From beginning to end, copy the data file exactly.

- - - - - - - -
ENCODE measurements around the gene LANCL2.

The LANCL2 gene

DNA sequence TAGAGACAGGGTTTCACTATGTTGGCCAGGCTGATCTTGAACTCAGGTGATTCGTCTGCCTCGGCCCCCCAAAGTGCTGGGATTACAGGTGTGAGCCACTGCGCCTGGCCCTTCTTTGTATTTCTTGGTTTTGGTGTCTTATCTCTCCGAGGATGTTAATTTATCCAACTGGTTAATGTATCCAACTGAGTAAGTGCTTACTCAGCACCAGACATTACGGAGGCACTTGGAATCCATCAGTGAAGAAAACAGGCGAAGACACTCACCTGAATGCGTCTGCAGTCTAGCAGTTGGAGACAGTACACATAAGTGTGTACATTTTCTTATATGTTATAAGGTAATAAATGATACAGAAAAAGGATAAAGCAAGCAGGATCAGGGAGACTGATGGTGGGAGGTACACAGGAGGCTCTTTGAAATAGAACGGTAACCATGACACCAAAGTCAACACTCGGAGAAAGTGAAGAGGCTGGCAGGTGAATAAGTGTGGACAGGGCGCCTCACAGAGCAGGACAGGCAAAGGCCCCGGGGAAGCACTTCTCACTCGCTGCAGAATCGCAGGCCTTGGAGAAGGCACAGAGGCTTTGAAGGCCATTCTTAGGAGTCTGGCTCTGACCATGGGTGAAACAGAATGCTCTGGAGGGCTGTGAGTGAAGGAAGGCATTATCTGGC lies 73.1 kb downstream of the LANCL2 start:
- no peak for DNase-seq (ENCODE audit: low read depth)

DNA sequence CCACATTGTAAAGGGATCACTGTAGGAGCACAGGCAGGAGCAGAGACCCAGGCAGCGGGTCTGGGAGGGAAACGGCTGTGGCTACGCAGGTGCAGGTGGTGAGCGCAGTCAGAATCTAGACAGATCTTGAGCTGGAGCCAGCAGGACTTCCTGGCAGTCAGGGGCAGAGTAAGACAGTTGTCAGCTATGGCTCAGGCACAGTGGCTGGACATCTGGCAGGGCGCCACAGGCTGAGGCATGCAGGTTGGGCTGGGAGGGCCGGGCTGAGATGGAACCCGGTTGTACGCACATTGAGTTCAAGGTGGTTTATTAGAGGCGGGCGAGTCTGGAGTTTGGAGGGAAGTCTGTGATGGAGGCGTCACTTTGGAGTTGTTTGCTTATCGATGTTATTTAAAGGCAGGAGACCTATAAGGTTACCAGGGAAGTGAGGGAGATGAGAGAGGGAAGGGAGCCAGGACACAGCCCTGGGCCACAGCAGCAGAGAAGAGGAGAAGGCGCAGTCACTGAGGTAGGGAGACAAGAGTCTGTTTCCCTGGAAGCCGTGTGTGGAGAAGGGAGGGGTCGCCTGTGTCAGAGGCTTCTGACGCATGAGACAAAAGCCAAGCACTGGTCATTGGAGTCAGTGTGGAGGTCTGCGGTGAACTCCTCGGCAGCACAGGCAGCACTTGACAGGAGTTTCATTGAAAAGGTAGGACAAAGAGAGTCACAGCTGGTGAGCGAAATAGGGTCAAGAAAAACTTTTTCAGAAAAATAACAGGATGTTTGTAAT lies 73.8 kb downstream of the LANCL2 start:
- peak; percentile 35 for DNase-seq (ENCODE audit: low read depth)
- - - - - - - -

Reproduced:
ENCODE measurements around the gene LANCL2.

The LANCL2 gene

DNA sequence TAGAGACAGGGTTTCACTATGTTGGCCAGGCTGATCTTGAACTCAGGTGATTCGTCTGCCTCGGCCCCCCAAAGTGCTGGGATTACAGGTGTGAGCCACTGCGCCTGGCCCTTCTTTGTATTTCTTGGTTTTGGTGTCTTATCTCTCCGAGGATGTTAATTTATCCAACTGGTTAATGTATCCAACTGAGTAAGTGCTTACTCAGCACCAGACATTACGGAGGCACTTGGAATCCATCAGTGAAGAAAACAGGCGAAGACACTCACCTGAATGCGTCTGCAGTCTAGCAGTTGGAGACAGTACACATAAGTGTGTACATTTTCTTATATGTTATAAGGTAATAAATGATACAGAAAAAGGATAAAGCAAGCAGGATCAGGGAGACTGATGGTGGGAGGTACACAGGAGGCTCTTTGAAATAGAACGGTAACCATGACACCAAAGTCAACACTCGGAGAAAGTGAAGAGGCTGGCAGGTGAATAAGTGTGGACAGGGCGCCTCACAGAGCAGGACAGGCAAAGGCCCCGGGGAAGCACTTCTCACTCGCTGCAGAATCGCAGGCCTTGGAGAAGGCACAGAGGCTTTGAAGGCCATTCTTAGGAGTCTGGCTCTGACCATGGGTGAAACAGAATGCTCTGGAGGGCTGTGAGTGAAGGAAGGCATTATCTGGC lies 73.1 kb downstream of the LANCL2 start:
- no peak for DNase-seq (ENCODE audit: low read depth)

DNA sequence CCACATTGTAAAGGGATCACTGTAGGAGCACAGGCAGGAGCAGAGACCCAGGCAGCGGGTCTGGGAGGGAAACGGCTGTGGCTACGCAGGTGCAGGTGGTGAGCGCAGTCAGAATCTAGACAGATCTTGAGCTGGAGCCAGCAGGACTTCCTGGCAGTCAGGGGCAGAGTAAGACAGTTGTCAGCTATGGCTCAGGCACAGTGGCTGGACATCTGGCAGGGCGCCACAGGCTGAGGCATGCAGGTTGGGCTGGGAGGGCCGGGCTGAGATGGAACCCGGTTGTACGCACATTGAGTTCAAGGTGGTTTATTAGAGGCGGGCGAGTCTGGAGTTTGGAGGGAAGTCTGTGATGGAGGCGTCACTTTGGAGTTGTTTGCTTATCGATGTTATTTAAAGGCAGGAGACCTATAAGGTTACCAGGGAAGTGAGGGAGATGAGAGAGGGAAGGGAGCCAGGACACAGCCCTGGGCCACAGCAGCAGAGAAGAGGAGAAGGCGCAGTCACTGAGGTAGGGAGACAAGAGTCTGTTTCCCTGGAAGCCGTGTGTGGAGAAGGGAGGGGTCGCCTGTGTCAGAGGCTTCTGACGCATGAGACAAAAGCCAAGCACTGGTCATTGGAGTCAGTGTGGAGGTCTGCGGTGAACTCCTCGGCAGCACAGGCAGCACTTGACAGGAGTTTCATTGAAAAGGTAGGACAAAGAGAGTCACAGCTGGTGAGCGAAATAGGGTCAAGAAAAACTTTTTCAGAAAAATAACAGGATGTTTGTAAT lies 73.8 kb downstream of the LANCL2 start:
- peak; percentile 35 for DNase-seq (ENCODE audit: low read depth)